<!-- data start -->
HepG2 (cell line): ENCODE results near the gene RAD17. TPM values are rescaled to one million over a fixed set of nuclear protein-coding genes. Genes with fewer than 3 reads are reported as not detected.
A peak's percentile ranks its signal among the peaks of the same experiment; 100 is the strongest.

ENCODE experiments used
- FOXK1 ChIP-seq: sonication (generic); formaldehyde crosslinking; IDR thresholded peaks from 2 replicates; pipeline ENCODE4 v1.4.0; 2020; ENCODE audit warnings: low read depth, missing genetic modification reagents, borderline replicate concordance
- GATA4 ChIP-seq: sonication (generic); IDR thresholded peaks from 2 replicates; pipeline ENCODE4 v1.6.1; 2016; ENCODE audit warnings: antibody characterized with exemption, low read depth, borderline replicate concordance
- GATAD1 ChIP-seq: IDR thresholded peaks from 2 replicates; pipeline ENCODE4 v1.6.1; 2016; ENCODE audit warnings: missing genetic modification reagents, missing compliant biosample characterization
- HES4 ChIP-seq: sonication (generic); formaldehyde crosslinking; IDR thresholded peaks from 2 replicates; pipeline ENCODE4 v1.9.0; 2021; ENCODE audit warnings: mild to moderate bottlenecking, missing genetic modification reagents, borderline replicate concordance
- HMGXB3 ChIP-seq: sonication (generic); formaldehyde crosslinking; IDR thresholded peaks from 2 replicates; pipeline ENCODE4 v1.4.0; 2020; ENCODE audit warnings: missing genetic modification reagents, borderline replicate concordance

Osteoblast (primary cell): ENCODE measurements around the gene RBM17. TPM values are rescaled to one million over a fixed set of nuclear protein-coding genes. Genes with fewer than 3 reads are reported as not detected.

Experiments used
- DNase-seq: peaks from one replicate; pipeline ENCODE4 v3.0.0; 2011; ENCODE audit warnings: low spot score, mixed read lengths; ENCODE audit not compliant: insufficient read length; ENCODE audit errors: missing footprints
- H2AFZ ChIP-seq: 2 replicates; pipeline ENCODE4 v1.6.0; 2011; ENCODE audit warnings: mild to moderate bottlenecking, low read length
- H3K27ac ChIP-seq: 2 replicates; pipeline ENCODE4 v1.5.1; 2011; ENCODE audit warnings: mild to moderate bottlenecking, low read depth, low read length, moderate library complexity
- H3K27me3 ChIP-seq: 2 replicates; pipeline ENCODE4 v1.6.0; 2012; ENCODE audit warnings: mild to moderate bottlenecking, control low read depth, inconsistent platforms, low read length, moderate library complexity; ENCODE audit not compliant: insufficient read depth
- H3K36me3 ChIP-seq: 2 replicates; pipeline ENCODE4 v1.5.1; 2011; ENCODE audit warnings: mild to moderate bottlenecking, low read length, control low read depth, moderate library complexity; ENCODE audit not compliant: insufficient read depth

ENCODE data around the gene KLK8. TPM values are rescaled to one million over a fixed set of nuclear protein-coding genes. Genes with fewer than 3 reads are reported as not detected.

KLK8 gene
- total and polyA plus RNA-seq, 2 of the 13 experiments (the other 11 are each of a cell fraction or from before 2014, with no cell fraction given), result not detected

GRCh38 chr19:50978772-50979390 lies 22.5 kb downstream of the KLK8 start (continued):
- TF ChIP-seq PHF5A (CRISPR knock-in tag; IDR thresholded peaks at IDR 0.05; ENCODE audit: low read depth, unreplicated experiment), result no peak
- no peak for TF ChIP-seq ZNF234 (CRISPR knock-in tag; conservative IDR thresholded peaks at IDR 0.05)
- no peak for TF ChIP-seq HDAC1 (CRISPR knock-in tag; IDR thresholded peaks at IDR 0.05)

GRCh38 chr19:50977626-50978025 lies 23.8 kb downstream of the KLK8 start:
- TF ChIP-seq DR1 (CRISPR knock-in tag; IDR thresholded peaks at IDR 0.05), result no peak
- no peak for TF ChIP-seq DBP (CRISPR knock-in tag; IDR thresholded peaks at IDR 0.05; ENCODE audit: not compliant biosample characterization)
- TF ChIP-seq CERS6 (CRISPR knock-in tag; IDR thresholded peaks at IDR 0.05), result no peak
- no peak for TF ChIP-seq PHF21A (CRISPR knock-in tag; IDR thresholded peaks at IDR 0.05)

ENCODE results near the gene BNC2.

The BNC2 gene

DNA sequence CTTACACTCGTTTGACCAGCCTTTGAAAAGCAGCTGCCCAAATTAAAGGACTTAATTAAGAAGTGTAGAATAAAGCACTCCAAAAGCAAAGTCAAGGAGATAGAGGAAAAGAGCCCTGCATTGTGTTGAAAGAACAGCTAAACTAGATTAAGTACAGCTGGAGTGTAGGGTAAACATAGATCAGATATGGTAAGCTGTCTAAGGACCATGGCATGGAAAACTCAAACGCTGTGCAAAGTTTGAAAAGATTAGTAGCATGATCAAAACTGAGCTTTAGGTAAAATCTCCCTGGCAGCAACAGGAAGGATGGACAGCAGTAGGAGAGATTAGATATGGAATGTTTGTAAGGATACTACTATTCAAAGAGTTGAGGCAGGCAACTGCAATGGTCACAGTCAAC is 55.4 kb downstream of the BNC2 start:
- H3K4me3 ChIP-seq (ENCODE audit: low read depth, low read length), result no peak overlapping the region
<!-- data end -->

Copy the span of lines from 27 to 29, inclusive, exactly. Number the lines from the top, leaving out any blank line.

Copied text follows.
- no peak for TF ChIP-seq PHF21A (CRISPR knock-in tag; IDR thresholded peaks at IDR 0.05)

ENCODE results near the gene BNC2.

The BNC2 gene